Massachusetts Institute of Technology’s Simons Building, dating back to 1916, received a full renovation in time for its centennial. The project sought to restore the antiquated infrastructure of the home of the Department of Mathematics, one of MIT’s largest, as well as to give students, faculty, and staff updated spaces suited to their needs. Acentech was brought onto the project to help with the acoustical challenges presented by the building’s location along Memorial Drive, as well as some challenging adjacencies within the facility.
The renovation of the Simons Building, formerly known simply as Building 2, involved the restoration of the building’s façade, as well as an extensive interior renovation, including an additional floor of offices and mechanical space. The largest tiered lecture hall features glass windows on three sides, including one overlooking the Charles River and busy Memorial Drive. Acentech designed substantially upgraded double window systems to block intrusive noise from outside. Directly above this classroom is the new student commons, which required additional floor-ceiling isolation.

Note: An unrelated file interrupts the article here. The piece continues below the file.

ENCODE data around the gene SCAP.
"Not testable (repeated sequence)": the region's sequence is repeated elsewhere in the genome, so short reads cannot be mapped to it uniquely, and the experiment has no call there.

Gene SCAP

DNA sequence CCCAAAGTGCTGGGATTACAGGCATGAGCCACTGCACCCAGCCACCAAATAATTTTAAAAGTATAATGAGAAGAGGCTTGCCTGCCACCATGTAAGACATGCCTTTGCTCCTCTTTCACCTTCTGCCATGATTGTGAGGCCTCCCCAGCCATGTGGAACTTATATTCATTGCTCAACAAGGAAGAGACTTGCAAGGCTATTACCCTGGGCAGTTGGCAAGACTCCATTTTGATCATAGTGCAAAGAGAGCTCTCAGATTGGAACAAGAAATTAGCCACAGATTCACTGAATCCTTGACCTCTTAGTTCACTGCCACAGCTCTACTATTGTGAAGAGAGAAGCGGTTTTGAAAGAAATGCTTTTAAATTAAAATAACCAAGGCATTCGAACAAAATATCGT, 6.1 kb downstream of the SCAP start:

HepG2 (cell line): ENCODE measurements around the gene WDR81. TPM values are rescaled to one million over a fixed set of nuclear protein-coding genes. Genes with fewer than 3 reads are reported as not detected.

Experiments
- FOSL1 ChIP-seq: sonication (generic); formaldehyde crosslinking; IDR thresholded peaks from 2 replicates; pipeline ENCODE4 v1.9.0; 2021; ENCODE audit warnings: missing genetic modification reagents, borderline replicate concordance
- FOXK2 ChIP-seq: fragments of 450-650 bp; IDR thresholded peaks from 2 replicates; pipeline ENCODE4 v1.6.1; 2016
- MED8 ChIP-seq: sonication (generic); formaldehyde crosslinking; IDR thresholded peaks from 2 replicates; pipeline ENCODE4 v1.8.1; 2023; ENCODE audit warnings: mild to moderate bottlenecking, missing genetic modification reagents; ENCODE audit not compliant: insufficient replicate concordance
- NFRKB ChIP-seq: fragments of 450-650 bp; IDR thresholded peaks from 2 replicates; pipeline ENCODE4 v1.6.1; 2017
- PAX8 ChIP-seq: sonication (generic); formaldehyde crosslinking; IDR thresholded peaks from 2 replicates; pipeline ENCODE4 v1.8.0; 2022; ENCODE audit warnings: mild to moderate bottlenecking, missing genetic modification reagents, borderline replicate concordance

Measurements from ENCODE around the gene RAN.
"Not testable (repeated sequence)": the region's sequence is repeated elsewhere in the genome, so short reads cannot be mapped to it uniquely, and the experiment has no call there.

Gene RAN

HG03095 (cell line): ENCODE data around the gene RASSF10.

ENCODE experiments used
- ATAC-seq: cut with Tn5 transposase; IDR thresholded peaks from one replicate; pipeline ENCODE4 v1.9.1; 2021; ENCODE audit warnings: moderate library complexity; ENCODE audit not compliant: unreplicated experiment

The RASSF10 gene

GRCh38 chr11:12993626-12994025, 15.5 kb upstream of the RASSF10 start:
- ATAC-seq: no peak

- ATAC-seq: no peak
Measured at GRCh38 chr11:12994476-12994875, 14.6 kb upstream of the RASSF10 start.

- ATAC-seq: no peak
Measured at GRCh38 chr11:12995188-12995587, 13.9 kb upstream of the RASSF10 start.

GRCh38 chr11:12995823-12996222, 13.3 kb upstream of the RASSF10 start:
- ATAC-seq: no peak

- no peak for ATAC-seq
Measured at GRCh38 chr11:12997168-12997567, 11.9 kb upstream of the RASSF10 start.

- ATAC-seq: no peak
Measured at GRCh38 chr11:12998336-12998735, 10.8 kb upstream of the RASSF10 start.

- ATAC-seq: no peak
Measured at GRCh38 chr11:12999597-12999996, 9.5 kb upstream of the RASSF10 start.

The “Ziggurat” is a tall space in the corner of the building, filled with open grad student offices and studio space. To make the space functional as an open office area, Acentech recommended sound absorptive panels.
Old-fashioned chalkboards, popular with the Math Department’s professors, presented a challenge as well. As they are much noisier than the whiteboards which are now standard in typical college classrooms, Acentech performed experiments and tested mock-ups to identify a mount that would properly isolate the chalkboard noise.
Acentech was also brought in to help determine whether or not construction related vibration and noise might adversely affect the ability of two laser labs, located in the basement, to keep functioning during construction. To do this, vibration and noise levels were monitored in these labs over a two-week period and compared to ambient levels.